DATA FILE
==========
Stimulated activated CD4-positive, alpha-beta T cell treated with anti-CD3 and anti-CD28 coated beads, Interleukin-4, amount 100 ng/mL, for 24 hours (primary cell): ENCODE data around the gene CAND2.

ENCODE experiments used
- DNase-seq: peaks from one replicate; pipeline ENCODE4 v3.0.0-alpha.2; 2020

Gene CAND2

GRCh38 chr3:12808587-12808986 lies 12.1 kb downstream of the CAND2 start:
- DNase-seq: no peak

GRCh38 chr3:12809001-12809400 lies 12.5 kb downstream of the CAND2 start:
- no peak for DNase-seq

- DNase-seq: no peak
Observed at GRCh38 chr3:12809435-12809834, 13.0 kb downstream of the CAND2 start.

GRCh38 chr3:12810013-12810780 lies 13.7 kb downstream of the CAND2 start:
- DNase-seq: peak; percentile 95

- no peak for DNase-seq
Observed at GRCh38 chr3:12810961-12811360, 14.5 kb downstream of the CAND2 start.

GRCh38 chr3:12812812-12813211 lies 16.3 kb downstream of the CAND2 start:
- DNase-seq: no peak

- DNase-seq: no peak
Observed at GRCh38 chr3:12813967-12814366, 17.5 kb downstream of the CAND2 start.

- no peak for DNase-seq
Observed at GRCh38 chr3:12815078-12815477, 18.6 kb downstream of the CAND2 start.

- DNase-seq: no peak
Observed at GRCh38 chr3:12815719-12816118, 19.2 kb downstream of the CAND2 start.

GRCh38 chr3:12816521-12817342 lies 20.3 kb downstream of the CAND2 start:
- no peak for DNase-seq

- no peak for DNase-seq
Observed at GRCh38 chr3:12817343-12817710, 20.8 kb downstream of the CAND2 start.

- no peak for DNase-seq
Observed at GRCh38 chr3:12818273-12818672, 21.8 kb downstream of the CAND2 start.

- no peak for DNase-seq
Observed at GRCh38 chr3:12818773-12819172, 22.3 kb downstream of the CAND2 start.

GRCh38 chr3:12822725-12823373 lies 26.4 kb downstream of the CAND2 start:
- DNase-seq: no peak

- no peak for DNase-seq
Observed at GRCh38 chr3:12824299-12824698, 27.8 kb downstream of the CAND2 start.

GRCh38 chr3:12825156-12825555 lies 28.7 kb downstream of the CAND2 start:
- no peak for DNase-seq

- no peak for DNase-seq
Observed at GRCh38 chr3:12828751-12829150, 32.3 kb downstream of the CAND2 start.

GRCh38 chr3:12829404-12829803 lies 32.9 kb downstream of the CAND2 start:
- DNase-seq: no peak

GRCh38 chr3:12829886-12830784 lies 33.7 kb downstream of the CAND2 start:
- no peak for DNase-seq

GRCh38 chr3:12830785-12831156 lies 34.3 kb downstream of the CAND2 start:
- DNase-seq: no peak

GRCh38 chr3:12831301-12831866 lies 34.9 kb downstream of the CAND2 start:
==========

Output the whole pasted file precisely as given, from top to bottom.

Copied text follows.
Stimulated activated CD4-positive, alpha-beta T cell treated with anti-CD3 and anti-CD28 coated beads, Interleukin-4, amount 100 ng/mL, for 24 hours (primary cell): ENCODE data around the gene CAND2.

ENCODE experiments used
- DNase-seq: peaks from one replicate; pipeline ENCODE4 v3.0.0-alpha.2; 2020

Gene CAND2

GRCh38 chr3:12808587-12808986 lies 12.1 kb downstream of the CAND2 start:
- DNase-seq: no peak

GRCh38 chr3:12809001-12809400 lies 12.5 kb downstream of the CAND2 start:
- no peak for DNase-seq

- DNase-seq: no peak
Observed at GRCh38 chr3:12809435-12809834, 13.0 kb downstream of the CAND2 start.

GRCh38 chr3:12810013-12810780 lies 13.7 kb downstream of the CAND2 start:
- DNase-seq: peak; percentile 95

- no peak for DNase-seq
Observed at GRCh38 chr3:12810961-12811360, 14.5 kb downstream of the CAND2 start.

GRCh38 chr3:12812812-12813211 lies 16.3 kb downstream of the CAND2 start:
- DNase-seq: no peak

- DNase-seq: no peak
Observed at GRCh38 chr3:12813967-12814366, 17.5 kb downstream of the CAND2 start.

- no peak for DNase-seq
Observed at GRCh38 chr3:12815078-12815477, 18.6 kb downstream of the CAND2 start.

- DNase-seq: no peak
Observed at GRCh38 chr3:12815719-12816118, 19.2 kb downstream of the CAND2 start.

GRCh38 chr3:12816521-12817342 lies 20.3 kb downstream of the CAND2 start:
- no peak for DNase-seq

- no peak for DNase-seq
Observed at GRCh38 chr3:12817343-12817710, 20.8 kb downstream of the CAND2 start.

- no peak for DNase-seq
Observed at GRCh38 chr3:12818273-12818672, 21.8 kb downstream of the CAND2 start.

- no peak for DNase-seq
Observed at GRCh38 chr3:12818773-12819172, 22.3 kb downstream of the CAND2 start.

GRCh38 chr3:12822725-12823373 lies 26.4 kb downstream of the CAND2 start:
- DNase-seq: no peak

- no peak for DNase-seq
Observed at GRCh38 chr3:12824299-12824698, 27.8 kb downstream of the CAND2 start.

GRCh38 chr3:12825156-12825555 lies 28.7 kb downstream of the CAND2 start:
- no peak for DNase-seq

- no peak for DNase-seq
Observed at GRCh38 chr3:12828751-12829150, 32.3 kb downstream of the CAND2 start.

GRCh38 chr3:12829404-12829803 lies 32.9 kb downstream of the CAND2 start:
- DNase-seq: no peak

GRCh38 chr3:12829886-12830784 lies 33.7 kb downstream of the CAND2 start:
- no peak for DNase-seq

GRCh38 chr3:12830785-12831156 lies 34.3 kb downstream of the CAND2 start:
- DNase-seq: no peak

GRCh38 chr3:12831301-12831866 lies 34.9 kb downstream of the CAND2 start: